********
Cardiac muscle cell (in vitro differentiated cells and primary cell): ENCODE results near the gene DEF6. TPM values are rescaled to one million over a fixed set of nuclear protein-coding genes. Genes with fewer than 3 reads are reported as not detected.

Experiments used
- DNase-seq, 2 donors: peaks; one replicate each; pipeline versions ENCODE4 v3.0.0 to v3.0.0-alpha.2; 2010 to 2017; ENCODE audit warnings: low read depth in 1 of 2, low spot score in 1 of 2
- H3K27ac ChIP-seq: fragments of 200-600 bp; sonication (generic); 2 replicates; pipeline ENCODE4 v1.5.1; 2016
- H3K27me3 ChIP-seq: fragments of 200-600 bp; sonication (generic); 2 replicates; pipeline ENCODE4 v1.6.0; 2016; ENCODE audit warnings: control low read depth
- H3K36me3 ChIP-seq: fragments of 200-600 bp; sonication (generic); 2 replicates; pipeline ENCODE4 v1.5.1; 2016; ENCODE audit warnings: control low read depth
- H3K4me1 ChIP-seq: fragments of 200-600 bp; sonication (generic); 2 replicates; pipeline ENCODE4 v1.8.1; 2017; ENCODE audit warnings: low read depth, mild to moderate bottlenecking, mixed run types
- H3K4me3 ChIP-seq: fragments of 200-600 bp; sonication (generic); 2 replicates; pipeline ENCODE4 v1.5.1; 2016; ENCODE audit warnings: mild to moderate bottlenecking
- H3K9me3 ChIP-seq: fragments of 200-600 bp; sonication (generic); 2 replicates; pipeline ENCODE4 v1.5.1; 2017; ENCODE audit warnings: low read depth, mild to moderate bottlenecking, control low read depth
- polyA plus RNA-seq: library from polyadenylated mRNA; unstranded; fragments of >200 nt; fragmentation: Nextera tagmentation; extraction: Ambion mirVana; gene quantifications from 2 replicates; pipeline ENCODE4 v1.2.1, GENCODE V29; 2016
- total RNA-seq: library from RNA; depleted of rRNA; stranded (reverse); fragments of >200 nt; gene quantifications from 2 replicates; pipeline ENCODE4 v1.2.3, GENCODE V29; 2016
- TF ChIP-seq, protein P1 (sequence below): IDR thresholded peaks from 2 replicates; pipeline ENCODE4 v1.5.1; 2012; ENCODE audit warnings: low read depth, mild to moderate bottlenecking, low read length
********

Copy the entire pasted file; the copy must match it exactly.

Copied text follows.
Cardiac muscle cell (in vitro differentiated cells and primary cell): ENCODE results near the gene DEF6. TPM values are rescaled to one million over a fixed set of nuclear protein-coding genes. Genes with fewer than 3 reads are reported as not detected.

Experiments used
- DNase-seq, 2 donors: peaks; one replicate each; pipeline versions ENCODE4 v3.0.0 to v3.0.0-alpha.2; 2010 to 2017; ENCODE audit warnings: low read depth in 1 of 2, low spot score in 1 of 2
- H3K27ac ChIP-seq: fragments of 200-600 bp; sonication (generic); 2 replicates; pipeline ENCODE4 v1.5.1; 2016
- H3K27me3 ChIP-seq: fragments of 200-600 bp; sonication (generic); 2 replicates; pipeline ENCODE4 v1.6.0; 2016; ENCODE audit warnings: control low read depth
- H3K36me3 ChIP-seq: fragments of 200-600 bp; sonication (generic); 2 replicates; pipeline ENCODE4 v1.5.1; 2016; ENCODE audit warnings: control low read depth
- H3K4me1 ChIP-seq: fragments of 200-600 bp; sonication (generic); 2 replicates; pipeline ENCODE4 v1.8.1; 2017; ENCODE audit warnings: low read depth, mild to moderate bottlenecking, mixed run types
- H3K4me3 ChIP-seq: fragments of 200-600 bp; sonication (generic); 2 replicates; pipeline ENCODE4 v1.5.1; 2016; ENCODE audit warnings: mild to moderate bottlenecking
- H3K9me3 ChIP-seq: fragments of 200-600 bp; sonication (generic); 2 replicates; pipeline ENCODE4 v1.5.1; 2017; ENCODE audit warnings: low read depth, mild to moderate bottlenecking, control low read depth
- polyA plus RNA-seq: library from polyadenylated mRNA; unstranded; fragments of >200 nt; fragmentation: Nextera tagmentation; extraction: Ambion mirVana; gene quantifications from 2 replicates; pipeline ENCODE4 v1.2.1, GENCODE V29; 2016
- total RNA-seq: library from RNA; depleted of rRNA; stranded (reverse); fragments of >200 nt; gene quantifications from 2 replicates; pipeline ENCODE4 v1.2.3, GENCODE V29; 2016
- TF ChIP-seq, protein P1 (sequence below): IDR thresholded peaks from 2 replicates; pipeline ENCODE4 v1.5.1; 2012; ENCODE audit warnings: low read depth, mild to moderate bottlenecking, low read length